This November, we are proud to be hosting screenings of the documentary The Pollinators in four major cities across the US. Scheduled during the National Day of Screenings on November 6, 2019, The Pollinators will be screened on November 6 and November 11 in the following cities:
November 6, 2019
November 11, 2019
Buy your ticket now.
Telling an untold story, The Pollinators presents a unique glimpse into America’s commercial migratory bee industry - an industry that is “indispensable to the feeding of America.” The documentary is directed by Peter Nelson and produced by Sally Roy and Nelson and Michael Reuter.
“Tens of billions of honey bees are transported back and forth from one end of the United States to the other in a unique annual migration that’s indispensable to the feeding of America. One out of every three bites we eat, the growth of almost all our fruits, nuts and vegetables, would be impossible without pollination from bees.” - The Pollinators
The Pollinators examines America’s migratory bee industry amidst the widespread issue of bee population decline. Honey bee populations have declined by 30% across America, with especially affected areas experiencing a 60% decline. The struggles of honey bee populations is a complex issue with many contributing factors. Climate change, habitat loss, pesticide use, and varroa mite infestations, all act as major disruptors to honey bees’ survival. As an indicator species, the declining health of bee populations is not an isolated event; the struggles of bees indicate a larger imbalance that is inflicting our environment and food chain at-large.
Declining bee and pollinator populations pose grave consequences for the agricultural industry and our nation’s food supply. Yet unfortunately, widespread agricultural practices such as pesticide use are major contributors to bees’ plight. One class of pesticides in particular, called neonicotinoids, has a major link to bee deaths. According to environmental activist and author George Monbiot, “When honey bees are exposed to just 5 nanogrammes of neonicotinoids, half of them will die. As bees, hoverflies, butterflies, moths, beetles and other pollinators feed from the flowers of treated crops, they are, it seems, able to absorb enough of the pesticide to compromise their survival.” Neonicotinoids have been banned in a few countries, but in the US, the pesticide industry is only pushing for deregulation.”
In The Pollinators, you will meet the beekeepers, farmers, scientists and activists who are committed to finding answers and implementing measures to protect bees and sustain our nation’s food supply. You will see farmers working as leaders in sustainable agriculture methods, planting hedgerows and pollinator strips to support bees, and using no-till methods to replenish their soil and eliminate the need for chemical fertilizers, herbicides, and pesticides.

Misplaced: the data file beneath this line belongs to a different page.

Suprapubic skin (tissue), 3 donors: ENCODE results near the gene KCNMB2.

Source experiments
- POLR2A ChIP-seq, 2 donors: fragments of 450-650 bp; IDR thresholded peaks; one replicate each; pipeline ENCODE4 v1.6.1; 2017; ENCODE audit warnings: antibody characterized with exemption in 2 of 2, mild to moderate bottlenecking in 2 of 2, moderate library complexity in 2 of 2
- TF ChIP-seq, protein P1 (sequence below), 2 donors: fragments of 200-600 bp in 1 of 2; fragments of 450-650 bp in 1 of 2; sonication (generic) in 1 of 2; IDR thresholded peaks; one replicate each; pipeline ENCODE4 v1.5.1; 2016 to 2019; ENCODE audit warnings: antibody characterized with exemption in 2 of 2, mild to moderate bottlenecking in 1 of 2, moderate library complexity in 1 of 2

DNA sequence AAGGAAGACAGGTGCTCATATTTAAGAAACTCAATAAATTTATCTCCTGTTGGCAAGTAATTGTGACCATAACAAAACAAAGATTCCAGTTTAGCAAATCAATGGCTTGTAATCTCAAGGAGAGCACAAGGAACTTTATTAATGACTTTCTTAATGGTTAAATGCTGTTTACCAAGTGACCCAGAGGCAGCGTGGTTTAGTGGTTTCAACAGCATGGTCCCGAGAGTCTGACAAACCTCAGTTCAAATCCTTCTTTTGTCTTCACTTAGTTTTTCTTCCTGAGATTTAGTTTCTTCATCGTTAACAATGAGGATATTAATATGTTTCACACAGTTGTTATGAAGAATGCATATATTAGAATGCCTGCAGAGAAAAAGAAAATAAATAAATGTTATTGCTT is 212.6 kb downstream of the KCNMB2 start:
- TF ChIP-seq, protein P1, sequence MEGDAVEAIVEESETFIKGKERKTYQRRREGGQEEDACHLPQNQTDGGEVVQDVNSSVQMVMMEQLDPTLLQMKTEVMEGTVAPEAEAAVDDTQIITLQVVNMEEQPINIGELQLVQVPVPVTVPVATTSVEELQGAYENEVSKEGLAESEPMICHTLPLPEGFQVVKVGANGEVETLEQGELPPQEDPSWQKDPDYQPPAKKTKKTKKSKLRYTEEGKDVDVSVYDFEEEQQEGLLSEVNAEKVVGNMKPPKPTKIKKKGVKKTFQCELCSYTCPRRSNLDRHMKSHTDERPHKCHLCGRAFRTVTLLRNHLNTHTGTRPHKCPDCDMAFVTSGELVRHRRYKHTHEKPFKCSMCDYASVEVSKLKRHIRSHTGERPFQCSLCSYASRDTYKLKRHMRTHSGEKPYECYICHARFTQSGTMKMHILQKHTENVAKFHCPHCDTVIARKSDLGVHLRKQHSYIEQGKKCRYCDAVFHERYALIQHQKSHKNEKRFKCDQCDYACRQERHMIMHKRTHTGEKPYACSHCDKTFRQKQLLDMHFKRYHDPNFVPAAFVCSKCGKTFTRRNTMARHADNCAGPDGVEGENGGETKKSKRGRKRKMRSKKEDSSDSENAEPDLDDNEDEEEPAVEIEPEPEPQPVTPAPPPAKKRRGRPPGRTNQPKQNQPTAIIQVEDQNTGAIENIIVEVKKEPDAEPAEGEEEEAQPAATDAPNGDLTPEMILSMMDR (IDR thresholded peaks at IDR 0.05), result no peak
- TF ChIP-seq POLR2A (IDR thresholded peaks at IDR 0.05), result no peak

Please visit one of the links below to reserve tickets for the screening in your respective city. We recommend reserving tickets as soon as possible. These screenings follow a special protocol and will only be held if a minimum required amount of tickets are reserved. If you are interested in attending, please reserve your tickets soon to make sure this event is a success!
When reserving your ticket, you not only secure your spot to see this groundbreaking documentary feature, but you will also have the opportunity to contribute a small donation to The Honeybee Conservancy. Any amount that you gift to our bee charity will be deeply appreciated, and will help us cover the costs of running operations and programs such as Sponsor-A-Hive.
These screenings of The Pollinators documentary are not the only screenings that The Honeybee Conservancy has hosted. As part of our mission to raise awareness about bee population decline and its related issues, our bee charity hosts screenings for other insightful and powerful bee documentaries.
Some documentaries we have screened in the past include The Vanishing of the Bees and More Than Honey. Directed by Maryam Heinein and George Langworthy, The Vanishing of the Bees takes viewers on a journey around the world in search of answers and a broader perspective on the bee crisis. Also trekking the world to explore the bee crisis, More Than Honey visits China, Switzerland, and beyond, with stunning camera-work and macrophotography directed by Oscar-winning Markus Imhoof.